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Thread: overdub?

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    overdub?

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    what is that and how can u do it in the program i read the term but wasnt to sure. seen it in someones post they said overdub your vocals.....

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    I don't know the exact definition but it usually refers to using some sort of multi-track device or software. Lets say you had a song that was acoustic guitar and vocals. Instead of recording vocals and guitar at the same time (live), you record guitar first on one track. Then go back on another track and dub your vocals over the guitar track.
    Overdubbing can give you alot more creative control when it comes to EQ, Volume Levels, panning, and effects. Thats about the best I can do for you right now. Maybe someone can explain it better.

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    Talking they said overdub your vocals.....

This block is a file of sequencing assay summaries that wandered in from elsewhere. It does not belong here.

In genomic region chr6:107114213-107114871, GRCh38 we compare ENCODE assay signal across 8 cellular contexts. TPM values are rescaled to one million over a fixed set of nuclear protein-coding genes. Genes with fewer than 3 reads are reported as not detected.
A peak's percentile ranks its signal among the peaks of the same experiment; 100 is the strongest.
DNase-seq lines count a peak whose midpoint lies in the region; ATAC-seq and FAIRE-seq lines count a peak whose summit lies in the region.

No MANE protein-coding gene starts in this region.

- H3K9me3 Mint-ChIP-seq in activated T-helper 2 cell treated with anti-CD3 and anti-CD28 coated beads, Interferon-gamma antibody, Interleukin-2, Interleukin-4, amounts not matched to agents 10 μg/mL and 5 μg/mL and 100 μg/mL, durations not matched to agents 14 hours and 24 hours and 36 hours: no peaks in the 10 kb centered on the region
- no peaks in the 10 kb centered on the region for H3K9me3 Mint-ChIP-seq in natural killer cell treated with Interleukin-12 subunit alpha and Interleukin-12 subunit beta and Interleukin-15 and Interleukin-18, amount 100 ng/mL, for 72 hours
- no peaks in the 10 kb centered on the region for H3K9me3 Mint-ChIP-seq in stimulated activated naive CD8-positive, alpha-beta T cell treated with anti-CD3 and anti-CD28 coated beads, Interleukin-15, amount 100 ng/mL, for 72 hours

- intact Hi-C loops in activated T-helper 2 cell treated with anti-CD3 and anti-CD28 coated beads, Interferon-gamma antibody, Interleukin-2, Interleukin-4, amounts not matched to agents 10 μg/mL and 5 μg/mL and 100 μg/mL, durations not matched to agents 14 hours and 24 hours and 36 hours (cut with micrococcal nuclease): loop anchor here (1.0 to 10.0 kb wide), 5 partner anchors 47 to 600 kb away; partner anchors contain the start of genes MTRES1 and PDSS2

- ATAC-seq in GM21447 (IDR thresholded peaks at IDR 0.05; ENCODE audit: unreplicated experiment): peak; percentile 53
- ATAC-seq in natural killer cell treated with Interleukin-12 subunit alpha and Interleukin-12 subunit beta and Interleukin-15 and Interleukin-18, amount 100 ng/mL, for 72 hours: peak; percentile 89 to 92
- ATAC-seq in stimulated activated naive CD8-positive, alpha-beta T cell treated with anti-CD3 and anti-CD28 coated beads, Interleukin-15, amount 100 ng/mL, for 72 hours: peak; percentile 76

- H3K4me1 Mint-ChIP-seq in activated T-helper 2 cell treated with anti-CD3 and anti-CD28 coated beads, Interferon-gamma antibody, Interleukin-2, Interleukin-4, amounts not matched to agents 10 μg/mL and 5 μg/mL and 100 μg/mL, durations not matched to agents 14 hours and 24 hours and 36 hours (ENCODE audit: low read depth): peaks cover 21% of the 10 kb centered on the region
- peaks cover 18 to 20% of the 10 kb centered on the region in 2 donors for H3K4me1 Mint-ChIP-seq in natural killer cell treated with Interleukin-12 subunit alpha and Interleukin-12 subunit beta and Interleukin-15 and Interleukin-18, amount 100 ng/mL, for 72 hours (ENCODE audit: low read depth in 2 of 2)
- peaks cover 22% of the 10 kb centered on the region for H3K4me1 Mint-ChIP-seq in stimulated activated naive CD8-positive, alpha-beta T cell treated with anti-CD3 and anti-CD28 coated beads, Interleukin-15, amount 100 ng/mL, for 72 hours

1. Call up Adobe Audition. If it is Edit View (single horizontal track), hit F12 to go to Multitrack View. Go to Options/Device Order/Input Devices to make sure your sound card shows up in the right-hand window. With everything plugged in (guitar, mic, whatever), click on the R (Record) button on the first track. This is called 'arming' the track. Then click on the red button in the transport section at the bottom. Start playing. You should see a recording appear as a waveform in the track. If it doesn't, go back and figure out what you did wrong. If it does, record the intial part to your song. Stop.

    2. Hook up whatever you want to record on the second track, and arm track 2. You will need a duplex sound card that will allow you to listen to track 1 while you are recording track 2; and don't forget to route the playback so it doesn't record track 1 all over again in track 2. Sing. Repeat. If any of these steps give you trouble, do a search. For example, there is a sticky on "when track 1 records into track 2." As a last resort, read the manual. If you ask a question the answer to which is covered in the manual, you may get a rude reply.